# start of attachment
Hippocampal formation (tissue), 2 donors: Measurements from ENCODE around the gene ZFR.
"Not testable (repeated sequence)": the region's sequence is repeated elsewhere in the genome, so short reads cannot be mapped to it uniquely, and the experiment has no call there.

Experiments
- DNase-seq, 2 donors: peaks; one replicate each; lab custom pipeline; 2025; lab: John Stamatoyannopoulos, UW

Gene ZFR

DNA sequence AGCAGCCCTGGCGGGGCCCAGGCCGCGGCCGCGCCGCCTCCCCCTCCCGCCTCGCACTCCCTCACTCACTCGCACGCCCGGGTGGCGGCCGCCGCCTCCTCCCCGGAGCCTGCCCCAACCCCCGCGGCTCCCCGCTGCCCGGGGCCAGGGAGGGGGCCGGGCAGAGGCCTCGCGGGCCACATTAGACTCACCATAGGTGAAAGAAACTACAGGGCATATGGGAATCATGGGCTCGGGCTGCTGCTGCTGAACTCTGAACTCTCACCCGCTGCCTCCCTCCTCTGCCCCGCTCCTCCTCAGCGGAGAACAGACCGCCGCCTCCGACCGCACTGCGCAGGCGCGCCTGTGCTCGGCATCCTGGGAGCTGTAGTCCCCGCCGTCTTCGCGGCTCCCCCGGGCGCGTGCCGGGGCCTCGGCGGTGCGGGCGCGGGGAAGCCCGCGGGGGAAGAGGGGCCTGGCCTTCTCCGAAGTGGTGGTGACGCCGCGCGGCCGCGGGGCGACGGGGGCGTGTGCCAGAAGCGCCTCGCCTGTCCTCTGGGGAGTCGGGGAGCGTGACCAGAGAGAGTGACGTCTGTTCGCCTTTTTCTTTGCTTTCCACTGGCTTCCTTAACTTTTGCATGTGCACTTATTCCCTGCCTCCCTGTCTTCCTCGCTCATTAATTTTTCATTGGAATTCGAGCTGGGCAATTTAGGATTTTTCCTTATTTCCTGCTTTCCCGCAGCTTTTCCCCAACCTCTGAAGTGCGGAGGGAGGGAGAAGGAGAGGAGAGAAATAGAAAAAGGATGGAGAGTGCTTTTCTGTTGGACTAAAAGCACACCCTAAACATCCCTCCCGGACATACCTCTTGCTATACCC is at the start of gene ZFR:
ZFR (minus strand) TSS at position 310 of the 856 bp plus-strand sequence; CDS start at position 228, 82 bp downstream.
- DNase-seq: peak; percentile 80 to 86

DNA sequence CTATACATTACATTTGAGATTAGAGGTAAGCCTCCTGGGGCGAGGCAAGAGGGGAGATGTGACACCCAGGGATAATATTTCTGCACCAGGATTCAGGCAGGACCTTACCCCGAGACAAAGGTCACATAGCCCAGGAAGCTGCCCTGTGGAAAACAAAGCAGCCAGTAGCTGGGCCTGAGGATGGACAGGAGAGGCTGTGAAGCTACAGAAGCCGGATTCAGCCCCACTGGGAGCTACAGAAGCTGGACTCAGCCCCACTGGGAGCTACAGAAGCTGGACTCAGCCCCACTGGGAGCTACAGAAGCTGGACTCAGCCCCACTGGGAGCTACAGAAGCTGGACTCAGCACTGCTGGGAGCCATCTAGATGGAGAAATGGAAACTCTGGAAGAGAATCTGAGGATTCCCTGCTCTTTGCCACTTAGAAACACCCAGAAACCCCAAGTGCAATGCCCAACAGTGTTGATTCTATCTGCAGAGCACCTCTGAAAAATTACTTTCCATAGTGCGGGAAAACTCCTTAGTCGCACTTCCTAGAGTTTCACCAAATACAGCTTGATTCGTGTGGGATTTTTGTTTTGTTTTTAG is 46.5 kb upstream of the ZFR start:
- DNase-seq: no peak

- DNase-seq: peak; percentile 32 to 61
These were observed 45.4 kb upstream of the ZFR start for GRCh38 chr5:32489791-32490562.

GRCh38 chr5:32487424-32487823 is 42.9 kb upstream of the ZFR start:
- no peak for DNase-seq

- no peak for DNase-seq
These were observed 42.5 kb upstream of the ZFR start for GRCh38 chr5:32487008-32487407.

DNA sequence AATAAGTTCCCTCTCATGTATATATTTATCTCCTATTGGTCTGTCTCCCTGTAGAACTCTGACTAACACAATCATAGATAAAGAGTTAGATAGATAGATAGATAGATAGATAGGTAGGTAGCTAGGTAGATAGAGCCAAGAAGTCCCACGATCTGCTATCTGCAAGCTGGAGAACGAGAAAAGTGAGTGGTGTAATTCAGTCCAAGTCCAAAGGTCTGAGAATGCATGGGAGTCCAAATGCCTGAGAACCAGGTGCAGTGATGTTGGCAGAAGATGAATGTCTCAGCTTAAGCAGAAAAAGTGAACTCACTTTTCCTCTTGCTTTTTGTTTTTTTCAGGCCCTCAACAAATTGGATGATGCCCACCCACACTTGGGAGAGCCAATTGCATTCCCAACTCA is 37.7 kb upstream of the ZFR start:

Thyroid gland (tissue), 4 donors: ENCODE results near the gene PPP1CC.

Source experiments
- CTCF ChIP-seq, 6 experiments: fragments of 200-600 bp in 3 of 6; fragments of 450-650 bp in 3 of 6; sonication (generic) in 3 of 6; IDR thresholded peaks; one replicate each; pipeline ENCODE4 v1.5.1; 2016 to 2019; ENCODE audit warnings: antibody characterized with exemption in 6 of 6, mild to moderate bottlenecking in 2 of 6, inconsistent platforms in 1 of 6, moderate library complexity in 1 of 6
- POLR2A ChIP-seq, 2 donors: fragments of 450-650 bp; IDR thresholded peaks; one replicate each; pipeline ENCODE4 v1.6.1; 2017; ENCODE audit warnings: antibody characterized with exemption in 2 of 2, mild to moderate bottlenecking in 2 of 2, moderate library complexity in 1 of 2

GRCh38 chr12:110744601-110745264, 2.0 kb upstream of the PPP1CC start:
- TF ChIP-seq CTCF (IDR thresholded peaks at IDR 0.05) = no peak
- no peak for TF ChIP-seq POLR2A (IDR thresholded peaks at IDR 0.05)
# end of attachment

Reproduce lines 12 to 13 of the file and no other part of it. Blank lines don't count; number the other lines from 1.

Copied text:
These were observed 45.4 kb upstream of the ZFR start for GRCh38 chr5:32489791-32490562.

GRCh38 chr5:32487424-32487823 is 42.9 kb upstream of the ZFR start: